Come 2017, Christopher released his latest book: Federal Prison Handbook (Middle Street Publishing, 2017). As has become the custom, Bureau of Prisons officials issued him three incident reports, one for allegedly conducting a business as part of his various writing activities, another for unauthorized contact with the news media, and the final one for sending money to his book publicist. While he was thrown in solitary confinement for six weeks pending his hearings before the Discipline Hearing Officer (DHO), eventually, the second and third incident reports were completely expunged from his record, while the more serious charge alleged in the first incident report was thrown out. He is now in the process of appealing the adverse disciplinary finding. This makes nine expunged incident reports in a row for his writing activities. Federal prison officials will do just about anything they can to silence his voice and still his pen.

Today I sit down with Christopher Zoukis to discuss what has occurred, why, and what he believes is to come.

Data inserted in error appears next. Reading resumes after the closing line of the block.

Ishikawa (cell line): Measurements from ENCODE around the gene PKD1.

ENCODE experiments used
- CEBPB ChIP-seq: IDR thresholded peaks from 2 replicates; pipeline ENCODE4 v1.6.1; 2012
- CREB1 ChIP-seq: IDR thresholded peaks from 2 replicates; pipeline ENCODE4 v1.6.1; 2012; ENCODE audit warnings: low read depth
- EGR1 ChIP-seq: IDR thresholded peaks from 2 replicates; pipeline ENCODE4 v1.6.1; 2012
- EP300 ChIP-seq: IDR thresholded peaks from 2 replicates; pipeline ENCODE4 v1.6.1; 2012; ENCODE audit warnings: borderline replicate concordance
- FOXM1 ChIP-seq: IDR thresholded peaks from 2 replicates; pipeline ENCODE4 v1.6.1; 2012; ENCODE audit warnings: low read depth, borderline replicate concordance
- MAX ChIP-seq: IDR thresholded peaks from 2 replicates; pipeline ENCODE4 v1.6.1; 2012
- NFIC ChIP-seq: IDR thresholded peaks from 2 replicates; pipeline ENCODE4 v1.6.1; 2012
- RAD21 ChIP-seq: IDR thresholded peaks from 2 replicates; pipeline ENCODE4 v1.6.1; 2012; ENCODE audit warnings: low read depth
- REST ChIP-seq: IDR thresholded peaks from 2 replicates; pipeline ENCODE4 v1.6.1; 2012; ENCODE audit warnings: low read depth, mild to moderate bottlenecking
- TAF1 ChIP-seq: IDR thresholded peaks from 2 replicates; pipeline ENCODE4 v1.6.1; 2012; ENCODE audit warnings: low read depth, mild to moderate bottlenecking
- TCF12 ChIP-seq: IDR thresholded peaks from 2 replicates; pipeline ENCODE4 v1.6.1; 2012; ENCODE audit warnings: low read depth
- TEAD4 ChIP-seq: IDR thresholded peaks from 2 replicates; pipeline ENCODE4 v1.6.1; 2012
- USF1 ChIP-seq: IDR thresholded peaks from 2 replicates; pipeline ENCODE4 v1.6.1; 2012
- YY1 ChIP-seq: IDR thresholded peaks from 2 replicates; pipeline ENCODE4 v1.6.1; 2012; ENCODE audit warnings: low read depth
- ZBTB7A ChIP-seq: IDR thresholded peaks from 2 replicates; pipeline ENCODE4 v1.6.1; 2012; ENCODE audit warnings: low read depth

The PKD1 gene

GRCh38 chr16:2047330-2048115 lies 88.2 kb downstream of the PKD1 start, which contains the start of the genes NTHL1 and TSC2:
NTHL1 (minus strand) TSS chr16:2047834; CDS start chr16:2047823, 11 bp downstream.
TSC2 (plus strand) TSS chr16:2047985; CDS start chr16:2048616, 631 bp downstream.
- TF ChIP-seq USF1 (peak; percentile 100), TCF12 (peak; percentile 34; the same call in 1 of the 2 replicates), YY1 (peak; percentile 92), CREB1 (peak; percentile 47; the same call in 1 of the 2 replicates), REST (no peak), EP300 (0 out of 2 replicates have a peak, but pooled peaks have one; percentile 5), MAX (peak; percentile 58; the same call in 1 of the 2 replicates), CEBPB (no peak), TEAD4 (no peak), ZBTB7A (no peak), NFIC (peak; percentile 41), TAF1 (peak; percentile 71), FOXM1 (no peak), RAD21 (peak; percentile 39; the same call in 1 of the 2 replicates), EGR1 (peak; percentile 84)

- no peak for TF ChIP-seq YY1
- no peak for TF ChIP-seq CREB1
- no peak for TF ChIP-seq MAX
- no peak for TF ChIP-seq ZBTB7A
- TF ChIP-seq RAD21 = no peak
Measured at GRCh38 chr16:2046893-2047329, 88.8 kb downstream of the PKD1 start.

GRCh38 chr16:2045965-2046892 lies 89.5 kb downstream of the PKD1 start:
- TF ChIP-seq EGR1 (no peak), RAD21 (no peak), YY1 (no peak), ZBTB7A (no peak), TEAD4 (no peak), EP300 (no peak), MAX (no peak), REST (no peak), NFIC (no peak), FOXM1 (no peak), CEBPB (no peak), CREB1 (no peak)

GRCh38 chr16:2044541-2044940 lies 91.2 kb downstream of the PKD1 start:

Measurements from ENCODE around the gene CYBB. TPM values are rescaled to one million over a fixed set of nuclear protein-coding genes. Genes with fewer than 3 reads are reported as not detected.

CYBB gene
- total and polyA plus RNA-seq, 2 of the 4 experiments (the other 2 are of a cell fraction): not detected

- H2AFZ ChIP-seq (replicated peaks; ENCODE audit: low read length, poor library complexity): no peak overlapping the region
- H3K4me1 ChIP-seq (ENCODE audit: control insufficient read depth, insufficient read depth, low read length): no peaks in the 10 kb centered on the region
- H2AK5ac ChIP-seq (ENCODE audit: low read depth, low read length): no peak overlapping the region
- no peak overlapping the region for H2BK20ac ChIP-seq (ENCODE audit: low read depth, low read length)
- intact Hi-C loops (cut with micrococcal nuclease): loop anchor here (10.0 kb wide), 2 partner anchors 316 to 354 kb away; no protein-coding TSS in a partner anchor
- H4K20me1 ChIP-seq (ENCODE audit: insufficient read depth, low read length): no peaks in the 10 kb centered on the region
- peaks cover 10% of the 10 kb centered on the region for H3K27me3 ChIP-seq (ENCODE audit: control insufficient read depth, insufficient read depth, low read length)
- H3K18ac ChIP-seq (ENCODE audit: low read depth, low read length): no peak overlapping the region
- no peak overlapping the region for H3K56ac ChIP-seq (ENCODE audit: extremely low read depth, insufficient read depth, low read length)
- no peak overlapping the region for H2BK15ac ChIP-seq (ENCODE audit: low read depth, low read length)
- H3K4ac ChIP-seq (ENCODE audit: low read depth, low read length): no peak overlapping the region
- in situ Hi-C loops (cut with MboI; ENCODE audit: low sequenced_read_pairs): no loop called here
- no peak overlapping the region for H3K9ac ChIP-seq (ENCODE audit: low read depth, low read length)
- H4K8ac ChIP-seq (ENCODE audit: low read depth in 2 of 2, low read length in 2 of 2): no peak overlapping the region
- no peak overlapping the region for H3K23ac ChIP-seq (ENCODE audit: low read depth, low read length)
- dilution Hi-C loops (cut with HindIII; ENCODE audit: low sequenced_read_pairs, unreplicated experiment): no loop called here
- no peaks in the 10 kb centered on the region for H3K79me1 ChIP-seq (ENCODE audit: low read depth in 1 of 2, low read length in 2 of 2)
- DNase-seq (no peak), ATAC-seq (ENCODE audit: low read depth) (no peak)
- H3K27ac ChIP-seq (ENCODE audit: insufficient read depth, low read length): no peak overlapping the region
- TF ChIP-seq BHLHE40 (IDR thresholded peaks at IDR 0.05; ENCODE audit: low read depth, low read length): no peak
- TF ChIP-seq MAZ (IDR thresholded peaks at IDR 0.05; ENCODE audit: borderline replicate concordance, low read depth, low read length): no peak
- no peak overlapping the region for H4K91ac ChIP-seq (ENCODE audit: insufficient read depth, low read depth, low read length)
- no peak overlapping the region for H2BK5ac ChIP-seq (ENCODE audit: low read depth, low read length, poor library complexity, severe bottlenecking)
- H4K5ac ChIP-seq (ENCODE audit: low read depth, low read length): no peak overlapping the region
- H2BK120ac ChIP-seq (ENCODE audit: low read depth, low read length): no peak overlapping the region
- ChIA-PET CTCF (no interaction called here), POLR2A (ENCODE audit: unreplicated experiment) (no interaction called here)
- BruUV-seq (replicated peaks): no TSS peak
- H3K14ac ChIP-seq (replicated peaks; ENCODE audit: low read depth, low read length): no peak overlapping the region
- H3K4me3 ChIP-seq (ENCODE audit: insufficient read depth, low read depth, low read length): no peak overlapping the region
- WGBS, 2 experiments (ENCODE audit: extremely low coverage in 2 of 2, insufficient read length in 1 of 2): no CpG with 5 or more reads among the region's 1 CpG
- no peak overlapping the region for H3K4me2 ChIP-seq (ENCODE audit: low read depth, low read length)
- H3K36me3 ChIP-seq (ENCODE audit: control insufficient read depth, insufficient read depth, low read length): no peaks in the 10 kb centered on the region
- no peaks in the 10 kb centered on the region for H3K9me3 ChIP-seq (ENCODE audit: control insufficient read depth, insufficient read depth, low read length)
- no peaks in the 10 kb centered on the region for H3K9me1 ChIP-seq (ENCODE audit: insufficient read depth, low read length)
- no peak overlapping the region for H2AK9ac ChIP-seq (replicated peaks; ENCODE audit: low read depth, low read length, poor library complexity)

Q. I see that you write for The Huffington Post, New York Daily News, and Prison Legal News. How were you able to accomplish this from behind bars?

A. It certainly has been a process, but it all comes down to hard work and determination. Writing from prison is incredibly hard. I don’t have access to the traditional tools of the writer. So, I have to find ways to make due. I also rely on a dedicated team of supporters outside of prison who help ensure that I can write and publish my thoughts in the public square.

Q. Tell me about the 2012 incident reports. Who was the driving force behind these? Why do you think that these were issued?